Forests are rich in recreational value

Finnish forest industry, part 2

Part two of our series on the forest industry takes a different perspective: sustainability and non-industrial value.

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Would there be wealth in Finland without forests? Part two of our three-part series continues our survey of the forest industry and its future, this time from a different perspective: We look at the sustainability and non-industrial value of forests.

Despite tough competition and increased efficiency, environmental concerns are of ever-increasing importance to the forest industry. Modern consumers are concerned about the origins and manufacturing methods of the goods they use.


Finland’s Forest Act is crucial to safeguarding the biodiversity of the forest environment. Photo: Hannu Hautala/VisitFinland

In Finland, the forest industry only uses raw materials from “certified resources” – forests where sustainability has been taken into consideration.

The certification of the origin and supply chain of wood is becoming increasingly essential as the industry becomes ever more global. More than 95 percent of Finland’s commercially utilised forests are certified, which means practically all forests outside government-ordained conservation areas. By comparison, less than 10 percent of the world’s forests are certified.

Finnish companies want to follow certification rules in their projects abroad, as well, whether they occur in Latin America, China or elsewhere.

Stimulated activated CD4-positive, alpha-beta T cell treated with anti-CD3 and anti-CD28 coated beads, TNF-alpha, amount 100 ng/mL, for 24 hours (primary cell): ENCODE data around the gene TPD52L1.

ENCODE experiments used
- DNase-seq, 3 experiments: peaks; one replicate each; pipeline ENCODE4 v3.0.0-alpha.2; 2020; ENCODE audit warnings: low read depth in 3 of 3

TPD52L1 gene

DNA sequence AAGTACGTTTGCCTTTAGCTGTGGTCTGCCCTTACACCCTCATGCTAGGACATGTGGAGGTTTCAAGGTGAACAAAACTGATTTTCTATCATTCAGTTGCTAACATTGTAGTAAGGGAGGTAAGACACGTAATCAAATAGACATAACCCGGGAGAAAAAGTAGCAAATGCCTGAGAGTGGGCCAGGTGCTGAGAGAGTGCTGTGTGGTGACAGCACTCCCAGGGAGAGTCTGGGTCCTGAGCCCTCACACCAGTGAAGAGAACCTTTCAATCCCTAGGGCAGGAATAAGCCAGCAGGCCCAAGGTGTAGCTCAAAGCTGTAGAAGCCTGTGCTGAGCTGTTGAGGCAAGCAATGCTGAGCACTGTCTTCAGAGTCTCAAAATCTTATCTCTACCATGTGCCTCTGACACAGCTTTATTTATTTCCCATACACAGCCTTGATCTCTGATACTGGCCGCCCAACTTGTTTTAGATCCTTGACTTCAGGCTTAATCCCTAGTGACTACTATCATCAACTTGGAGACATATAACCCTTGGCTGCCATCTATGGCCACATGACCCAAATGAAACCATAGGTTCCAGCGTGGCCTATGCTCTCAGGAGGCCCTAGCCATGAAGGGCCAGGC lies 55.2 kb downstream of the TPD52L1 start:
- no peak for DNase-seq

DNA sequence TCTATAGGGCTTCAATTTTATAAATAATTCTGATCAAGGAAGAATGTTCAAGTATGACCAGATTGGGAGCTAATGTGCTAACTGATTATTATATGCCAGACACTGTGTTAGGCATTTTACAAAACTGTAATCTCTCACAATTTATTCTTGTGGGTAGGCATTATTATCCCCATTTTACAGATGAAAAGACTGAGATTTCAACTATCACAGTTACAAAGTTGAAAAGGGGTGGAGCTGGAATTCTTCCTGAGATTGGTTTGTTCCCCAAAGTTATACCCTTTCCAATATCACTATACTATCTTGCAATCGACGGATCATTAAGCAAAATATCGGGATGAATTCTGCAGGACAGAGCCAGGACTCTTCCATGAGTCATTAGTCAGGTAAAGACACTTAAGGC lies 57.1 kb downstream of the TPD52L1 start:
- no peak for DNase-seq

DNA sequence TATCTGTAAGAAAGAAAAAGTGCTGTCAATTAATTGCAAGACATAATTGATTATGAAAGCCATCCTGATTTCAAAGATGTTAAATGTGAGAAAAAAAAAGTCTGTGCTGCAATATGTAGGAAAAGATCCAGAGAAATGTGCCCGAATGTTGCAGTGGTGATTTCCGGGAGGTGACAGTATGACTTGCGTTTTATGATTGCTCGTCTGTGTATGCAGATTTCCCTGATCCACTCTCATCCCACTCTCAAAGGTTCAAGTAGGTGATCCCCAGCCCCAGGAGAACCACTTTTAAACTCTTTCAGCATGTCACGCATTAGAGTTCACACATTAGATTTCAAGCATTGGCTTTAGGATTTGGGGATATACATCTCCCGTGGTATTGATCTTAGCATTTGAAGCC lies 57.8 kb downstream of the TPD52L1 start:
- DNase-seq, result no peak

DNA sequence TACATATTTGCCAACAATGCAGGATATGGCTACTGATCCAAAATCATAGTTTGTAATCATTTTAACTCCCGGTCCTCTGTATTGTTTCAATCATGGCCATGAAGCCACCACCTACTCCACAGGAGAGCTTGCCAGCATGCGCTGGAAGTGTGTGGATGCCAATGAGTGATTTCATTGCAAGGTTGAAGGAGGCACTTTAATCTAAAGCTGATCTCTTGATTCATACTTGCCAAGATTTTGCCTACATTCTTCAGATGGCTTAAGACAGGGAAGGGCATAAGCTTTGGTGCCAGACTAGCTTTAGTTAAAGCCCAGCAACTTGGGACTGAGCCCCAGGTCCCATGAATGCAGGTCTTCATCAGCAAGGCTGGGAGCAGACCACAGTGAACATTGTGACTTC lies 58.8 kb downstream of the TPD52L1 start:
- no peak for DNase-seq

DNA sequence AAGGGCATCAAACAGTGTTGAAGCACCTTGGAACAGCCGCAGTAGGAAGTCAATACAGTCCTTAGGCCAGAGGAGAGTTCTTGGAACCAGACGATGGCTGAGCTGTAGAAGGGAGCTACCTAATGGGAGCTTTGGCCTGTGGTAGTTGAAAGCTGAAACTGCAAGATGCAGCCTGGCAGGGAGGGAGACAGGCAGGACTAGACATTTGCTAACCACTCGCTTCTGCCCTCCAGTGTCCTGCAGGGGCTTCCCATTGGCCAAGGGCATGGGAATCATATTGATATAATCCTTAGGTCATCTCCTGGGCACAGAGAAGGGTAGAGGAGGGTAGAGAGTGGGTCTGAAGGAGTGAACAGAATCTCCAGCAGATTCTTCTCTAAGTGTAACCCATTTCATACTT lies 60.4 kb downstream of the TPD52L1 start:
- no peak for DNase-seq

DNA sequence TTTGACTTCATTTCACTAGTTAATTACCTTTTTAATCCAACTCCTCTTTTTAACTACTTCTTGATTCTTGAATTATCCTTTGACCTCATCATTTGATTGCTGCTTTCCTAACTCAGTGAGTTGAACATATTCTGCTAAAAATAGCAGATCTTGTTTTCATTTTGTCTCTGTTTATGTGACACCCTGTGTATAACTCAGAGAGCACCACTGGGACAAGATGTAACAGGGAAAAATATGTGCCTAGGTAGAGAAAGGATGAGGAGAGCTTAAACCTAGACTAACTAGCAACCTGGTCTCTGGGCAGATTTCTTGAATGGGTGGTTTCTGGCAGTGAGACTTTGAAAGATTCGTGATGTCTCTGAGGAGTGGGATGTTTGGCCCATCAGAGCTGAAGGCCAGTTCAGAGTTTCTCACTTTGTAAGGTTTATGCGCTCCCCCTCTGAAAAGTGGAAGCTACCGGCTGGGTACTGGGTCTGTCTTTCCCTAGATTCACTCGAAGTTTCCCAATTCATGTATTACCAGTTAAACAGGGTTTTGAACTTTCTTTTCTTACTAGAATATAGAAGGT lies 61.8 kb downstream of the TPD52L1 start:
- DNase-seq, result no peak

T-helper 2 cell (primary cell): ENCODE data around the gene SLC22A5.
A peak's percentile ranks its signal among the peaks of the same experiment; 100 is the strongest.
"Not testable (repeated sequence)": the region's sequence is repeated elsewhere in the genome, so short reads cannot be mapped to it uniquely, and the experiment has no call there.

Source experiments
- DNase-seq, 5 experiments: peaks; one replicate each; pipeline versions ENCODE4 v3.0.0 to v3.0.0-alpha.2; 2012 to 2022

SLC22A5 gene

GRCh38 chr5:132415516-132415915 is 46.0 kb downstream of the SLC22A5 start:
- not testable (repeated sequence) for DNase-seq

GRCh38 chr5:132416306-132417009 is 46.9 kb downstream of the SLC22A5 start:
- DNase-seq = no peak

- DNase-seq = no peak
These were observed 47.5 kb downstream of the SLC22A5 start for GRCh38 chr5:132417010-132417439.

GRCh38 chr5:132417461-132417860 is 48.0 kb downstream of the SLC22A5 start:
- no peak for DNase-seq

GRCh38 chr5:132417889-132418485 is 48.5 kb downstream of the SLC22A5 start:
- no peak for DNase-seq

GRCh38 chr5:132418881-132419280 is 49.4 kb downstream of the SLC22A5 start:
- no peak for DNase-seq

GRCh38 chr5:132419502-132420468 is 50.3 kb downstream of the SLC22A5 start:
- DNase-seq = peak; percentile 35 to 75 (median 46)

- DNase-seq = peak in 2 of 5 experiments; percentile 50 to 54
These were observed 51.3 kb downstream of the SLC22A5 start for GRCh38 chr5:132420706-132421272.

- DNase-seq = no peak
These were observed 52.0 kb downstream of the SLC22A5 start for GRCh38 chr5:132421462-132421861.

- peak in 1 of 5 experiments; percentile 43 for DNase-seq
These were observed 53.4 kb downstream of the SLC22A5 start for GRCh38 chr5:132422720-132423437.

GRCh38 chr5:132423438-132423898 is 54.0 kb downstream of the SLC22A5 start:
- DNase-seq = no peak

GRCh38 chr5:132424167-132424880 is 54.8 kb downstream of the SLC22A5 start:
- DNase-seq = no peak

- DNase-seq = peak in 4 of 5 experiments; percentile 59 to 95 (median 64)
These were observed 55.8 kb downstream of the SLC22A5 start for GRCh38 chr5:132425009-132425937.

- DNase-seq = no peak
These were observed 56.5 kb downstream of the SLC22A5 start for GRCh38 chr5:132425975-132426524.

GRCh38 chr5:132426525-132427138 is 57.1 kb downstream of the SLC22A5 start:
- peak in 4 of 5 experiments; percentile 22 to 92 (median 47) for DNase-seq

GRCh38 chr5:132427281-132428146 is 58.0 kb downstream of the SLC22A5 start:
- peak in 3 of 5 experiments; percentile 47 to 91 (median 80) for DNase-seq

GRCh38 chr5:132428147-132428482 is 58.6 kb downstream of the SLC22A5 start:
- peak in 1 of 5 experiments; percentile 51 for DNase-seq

Forests mean more than just profit


The legal concept of “everyman’s right” means that people can hike and pick berries and mushrooms almost anywhere in Finland, no matter who owns the forest land. Photo: Riku Pihlanto/VisitFinland

Modern forestry aims to combine three elements: economic, ecological and recreational.

Although almost 90 percent of Finland’s forest land is zoned for potential commercial use, ecological and societal viewpoints are not neglected. Forests also have aesthetic value.

Two-thirds of Finnish forests are owned by private citizens. They naturally want to take good care of their personal property and utilise it in many ways besides growing trees to serve the forest industry. They want to hike, pick berries, hunt, ski, go camping and participate in other forms of recreation. The forests are dotted with lakes (Finland has 188,000 of them) where people can swim, fish, go boating and, in the winter, ice-skate.

Finland’s Forest Act prescribes how and where felling may be carried out. This law is crucial in safeguarding the biodiversity of the forest environment. There also is a voluntary Forest Biodiversity Programme, known by its Finnish abbreviation, METSO.

This programme allows private forest owners to protect valuable wilderness from felling and receive compensation payment that covers the timber value of the area.

By Vesa Kytöoja, January 2013

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